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Science  14 Jun 2002:
Vol. 296, Issue 5575, pp. 1947
DOI: 10.1126/science.296.5575.1947c

A bigger effort is needed to coordinate science on the smallest scale, according to a report released this week by the U.S. National Academy of Sciences. Fifteen federal agencies and departments currently participate in the U.S. government's National Nanotechnology Initiative, which has spent some $1 billion over the last 2 years to promote science at the atomic scale. Although the agencies meet regularly to mesh their programs, the report concludes that they could use more help.

Samuel Stupp, a materials scientist at Northwestern University in Evanston, Illinois, who chaired the 16-member panel that wrote the report, says the biggest problem is that there is “no advice from outside” or straightforward way “to seek opinions from the community at large.”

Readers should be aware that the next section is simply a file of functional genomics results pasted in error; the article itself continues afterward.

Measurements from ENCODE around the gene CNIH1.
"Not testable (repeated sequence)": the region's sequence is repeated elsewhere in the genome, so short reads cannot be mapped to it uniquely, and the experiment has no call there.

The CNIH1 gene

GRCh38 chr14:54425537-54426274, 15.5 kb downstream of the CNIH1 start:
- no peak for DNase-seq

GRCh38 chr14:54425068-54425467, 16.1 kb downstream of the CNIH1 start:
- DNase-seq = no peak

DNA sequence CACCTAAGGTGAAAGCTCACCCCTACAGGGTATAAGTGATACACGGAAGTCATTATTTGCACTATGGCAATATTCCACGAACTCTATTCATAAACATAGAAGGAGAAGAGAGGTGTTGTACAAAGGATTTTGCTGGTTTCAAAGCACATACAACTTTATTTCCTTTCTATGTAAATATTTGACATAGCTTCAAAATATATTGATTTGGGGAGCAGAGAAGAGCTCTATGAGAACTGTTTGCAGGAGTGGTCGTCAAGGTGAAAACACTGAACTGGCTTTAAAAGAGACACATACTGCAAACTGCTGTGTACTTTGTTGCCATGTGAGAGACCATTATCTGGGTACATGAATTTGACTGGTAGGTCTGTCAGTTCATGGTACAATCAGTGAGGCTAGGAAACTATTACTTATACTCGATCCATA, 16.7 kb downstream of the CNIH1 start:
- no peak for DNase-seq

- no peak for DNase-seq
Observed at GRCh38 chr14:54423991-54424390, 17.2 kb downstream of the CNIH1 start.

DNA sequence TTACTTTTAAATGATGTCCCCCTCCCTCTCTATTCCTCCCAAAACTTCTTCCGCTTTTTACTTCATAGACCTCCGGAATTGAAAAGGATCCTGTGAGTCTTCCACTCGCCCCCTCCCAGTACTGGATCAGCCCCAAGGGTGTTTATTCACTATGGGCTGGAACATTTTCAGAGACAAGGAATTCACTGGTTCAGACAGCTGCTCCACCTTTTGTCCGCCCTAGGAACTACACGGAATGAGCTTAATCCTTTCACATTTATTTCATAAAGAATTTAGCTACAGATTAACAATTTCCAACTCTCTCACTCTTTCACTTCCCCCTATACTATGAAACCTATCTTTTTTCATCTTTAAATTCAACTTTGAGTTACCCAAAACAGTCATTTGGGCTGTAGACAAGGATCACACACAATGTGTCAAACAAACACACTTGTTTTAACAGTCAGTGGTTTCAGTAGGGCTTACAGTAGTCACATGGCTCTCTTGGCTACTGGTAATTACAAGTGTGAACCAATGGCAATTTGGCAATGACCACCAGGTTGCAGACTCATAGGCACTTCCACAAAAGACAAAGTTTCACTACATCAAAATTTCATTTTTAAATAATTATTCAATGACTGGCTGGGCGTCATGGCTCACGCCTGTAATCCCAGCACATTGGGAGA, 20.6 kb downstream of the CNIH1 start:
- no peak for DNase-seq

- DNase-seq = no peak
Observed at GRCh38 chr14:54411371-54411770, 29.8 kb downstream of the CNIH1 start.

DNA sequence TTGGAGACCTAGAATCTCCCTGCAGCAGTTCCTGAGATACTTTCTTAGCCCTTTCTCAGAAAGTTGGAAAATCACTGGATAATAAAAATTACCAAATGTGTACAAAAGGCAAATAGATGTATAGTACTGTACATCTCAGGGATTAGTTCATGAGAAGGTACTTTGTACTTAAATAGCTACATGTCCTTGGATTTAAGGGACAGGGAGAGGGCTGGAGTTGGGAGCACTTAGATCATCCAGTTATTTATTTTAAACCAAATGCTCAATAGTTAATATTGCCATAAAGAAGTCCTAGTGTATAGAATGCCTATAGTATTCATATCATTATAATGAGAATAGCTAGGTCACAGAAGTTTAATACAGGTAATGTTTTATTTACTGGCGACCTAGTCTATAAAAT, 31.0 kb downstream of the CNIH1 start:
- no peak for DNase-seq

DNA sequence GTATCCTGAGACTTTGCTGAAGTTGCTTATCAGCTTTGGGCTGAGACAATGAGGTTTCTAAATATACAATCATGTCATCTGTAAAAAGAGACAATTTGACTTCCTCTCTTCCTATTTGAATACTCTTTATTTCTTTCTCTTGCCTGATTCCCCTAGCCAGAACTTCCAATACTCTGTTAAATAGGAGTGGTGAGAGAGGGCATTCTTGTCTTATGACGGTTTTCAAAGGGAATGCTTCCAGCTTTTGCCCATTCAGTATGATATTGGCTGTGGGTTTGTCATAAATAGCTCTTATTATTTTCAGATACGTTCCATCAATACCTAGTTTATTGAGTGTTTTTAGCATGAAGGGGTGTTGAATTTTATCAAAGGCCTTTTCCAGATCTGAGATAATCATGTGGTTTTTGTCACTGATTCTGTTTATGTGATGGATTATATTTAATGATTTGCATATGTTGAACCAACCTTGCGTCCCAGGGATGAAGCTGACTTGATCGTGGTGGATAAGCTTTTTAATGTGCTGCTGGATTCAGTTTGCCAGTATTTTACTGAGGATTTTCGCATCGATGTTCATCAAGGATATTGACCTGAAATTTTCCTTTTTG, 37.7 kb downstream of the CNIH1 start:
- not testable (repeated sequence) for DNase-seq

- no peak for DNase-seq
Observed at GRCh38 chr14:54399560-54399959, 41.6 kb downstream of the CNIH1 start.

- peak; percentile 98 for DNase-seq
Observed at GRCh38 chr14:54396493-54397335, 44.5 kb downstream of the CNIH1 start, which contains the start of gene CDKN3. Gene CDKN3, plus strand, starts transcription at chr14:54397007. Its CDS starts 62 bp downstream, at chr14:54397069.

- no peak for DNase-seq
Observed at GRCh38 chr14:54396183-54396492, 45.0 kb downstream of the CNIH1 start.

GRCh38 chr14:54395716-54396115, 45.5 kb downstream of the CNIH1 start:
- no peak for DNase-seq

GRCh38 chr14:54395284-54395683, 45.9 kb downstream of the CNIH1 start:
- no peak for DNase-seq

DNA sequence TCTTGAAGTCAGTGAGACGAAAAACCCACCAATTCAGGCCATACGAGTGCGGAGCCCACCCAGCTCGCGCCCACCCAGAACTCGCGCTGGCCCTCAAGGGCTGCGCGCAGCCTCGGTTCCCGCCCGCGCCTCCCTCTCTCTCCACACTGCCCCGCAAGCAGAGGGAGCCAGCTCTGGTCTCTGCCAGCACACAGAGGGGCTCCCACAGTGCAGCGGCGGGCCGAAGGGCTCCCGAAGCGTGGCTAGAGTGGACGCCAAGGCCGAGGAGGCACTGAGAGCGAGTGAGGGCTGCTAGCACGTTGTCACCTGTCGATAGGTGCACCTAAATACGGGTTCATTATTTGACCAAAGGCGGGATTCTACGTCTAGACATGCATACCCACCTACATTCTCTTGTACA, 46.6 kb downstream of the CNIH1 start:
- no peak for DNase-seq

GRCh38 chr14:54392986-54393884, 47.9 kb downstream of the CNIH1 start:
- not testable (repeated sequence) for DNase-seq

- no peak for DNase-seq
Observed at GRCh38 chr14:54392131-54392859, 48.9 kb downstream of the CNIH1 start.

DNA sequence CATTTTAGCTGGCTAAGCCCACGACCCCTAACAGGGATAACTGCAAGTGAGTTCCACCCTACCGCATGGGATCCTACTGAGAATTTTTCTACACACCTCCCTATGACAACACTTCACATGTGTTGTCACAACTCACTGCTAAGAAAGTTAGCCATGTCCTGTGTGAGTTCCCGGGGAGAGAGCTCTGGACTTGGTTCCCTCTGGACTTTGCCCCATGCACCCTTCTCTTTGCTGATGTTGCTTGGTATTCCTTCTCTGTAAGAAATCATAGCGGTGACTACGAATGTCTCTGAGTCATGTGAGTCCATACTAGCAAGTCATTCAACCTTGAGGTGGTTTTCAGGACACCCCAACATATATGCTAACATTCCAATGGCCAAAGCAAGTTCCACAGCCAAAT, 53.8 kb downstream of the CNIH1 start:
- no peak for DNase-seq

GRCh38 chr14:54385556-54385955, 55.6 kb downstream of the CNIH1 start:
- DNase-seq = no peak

To build those bridges, the panel recommends that the White House Office of Science and Technology Policy (OSTP) set up a new advisory board of outside scientists to coordinate nanoscience strategy. It also suggests that the office manage a special grant fund for interdisciplinary research. OSTP currently does not hand out any money. OSTP officials say they are studying the recommendations.

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